Is my 6% income strategy too risky?July 23, 2012: 6:30 AM ET
I recently put all of my retirement funds into TCW Emerging Markets Income fund (TGEIX). It is a Morningstar-rated, five-star fund with a yield around 6%. This allows my $2 million nest egg to generate enough income live comfortably without reducing my principal. The fund owns over 100 different bonds from several countries, so I feel there is some diversification built in. Am I making a mistake putting all my eggs in one basket? ― Michael K.
Unfortunately there's no free lunch, warns Paul Cochran, president of Providence Advisors Group in Knoxville, Tenn. The fund's relatively high interest rate in the current low-rate environment indicates that you're probably taking on more risk than you realize.
Don't let the five-star rating convince you that the fund isn't risky, says Cochran. TGEIX holds debt from emerging markets such as Venezuela and the Philippines, so it faces risks associated with politics — always a concern when investing in emerging markets — and credit quality (many of the fund's bonds are rated BB). If countries default on their obligations, TGEIX could fall sharply, as in 2008 when it shed 12.6% of its value.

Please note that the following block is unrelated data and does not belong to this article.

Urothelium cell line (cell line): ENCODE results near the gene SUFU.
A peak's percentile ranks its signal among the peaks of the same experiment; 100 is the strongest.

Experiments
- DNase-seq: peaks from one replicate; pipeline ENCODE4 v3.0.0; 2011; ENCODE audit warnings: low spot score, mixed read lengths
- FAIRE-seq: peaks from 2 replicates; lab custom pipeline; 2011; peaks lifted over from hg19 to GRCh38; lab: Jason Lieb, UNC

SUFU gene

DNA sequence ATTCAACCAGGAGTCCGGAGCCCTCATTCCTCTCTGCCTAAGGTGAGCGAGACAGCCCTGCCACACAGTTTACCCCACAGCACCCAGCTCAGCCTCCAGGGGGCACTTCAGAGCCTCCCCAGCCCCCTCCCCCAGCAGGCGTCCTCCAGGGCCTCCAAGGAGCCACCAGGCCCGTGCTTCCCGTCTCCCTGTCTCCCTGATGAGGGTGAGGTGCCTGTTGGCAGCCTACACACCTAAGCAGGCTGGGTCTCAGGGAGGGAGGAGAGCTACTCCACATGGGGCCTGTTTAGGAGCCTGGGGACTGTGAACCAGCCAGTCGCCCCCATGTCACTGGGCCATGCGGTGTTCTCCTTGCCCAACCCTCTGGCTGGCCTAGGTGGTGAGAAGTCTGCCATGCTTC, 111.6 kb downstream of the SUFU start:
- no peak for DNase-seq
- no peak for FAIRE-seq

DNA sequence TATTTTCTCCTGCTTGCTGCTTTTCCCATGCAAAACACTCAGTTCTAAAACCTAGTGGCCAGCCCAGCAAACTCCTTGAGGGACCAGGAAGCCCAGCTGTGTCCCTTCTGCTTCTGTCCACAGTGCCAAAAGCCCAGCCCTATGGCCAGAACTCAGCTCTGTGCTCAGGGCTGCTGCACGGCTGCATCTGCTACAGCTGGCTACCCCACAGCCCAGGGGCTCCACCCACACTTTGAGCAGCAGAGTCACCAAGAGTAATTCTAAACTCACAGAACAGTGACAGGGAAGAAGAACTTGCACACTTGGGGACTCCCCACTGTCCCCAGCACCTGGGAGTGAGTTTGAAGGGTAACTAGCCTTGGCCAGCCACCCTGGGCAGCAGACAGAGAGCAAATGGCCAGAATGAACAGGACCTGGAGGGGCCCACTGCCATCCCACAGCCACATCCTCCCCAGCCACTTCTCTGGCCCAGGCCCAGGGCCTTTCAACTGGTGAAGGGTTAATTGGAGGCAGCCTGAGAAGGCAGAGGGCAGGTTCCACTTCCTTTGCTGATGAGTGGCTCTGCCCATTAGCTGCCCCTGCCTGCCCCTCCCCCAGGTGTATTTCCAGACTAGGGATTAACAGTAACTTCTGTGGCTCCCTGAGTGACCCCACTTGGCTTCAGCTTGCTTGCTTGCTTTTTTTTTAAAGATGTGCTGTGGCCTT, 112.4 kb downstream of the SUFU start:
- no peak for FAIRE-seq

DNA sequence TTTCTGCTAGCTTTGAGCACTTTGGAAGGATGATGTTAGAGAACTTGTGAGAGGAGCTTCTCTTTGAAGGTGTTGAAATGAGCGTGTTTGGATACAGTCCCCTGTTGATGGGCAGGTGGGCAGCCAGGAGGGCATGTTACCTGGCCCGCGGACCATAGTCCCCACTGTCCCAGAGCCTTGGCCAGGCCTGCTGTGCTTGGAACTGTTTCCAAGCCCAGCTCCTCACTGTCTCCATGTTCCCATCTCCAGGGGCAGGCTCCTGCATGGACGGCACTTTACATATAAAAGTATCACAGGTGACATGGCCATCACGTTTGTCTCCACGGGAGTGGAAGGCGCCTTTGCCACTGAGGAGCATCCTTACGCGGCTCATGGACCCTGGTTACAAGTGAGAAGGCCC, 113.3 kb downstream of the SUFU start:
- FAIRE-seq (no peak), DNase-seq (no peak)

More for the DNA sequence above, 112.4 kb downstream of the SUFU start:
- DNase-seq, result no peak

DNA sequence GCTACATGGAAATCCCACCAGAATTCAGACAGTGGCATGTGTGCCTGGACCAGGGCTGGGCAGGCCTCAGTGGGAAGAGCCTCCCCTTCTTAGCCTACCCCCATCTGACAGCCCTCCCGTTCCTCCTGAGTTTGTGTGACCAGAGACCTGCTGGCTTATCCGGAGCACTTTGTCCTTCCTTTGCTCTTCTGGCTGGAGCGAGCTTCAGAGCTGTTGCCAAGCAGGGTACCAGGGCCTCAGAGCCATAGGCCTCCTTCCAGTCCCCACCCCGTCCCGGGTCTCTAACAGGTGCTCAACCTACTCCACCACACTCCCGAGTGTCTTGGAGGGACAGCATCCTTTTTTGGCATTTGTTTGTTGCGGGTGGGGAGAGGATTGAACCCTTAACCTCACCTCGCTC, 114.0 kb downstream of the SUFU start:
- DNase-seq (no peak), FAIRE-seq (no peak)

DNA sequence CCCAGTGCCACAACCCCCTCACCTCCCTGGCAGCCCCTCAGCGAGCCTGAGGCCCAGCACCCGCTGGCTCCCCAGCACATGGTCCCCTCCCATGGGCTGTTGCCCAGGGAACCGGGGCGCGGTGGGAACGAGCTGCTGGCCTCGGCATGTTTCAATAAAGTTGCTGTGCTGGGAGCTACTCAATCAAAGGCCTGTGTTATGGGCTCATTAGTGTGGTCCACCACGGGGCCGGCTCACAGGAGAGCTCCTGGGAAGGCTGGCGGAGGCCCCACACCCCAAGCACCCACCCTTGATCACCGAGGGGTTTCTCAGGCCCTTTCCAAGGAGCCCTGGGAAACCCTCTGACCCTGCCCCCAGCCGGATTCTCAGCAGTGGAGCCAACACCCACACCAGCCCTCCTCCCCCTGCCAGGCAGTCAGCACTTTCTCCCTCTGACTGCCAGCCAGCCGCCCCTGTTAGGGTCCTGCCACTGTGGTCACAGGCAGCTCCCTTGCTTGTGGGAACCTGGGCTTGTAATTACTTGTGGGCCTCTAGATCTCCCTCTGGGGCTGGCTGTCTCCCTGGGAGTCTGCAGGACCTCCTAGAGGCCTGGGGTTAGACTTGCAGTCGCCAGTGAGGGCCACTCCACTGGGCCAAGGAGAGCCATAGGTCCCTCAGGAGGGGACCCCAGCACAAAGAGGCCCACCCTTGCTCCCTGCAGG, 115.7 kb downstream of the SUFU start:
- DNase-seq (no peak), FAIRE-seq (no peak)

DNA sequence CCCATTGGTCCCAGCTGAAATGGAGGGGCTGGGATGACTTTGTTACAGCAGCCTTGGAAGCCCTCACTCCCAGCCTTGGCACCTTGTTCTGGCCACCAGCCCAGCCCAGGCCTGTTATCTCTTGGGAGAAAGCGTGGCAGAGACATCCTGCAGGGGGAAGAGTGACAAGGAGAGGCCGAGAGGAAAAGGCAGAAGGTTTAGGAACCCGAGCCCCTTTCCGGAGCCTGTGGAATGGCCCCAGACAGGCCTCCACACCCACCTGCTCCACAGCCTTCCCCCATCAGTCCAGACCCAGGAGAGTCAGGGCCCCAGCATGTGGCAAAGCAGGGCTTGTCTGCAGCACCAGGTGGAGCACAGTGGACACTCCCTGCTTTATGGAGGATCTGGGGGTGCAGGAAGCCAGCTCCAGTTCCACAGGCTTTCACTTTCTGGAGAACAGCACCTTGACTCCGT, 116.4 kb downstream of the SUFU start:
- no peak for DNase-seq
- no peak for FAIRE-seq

While a $2 million nest egg is substantial, says Cochran, he also notes that size is relative. "It's a huge number, but it's a number that must be talked about in the context of one's lifestyle," he says. If you rely on every penny of income generated by this investment, a slight drop in value — or even an uptick in interest rates — could make it harder to meet your monthly expenses.
Meanwhile, Cochran also says the investment must match your tolerance for risk. "Some people are more comfortable losing money than others," he says. Instead of piling all your eggs into this one basket, Cochran recommends building a diversified portfolio that includes a variety of bond types. Depending on your risk tolerance , you may want to consider holding a ladder of high-quality individual bonds, an annuity, and traditional fixed-income holdings such as an investment-grade bond fund alongside this emerging market fund. "Diversification is diversification, regardless of the size of the investment," he says.
— Marc Mewshaw
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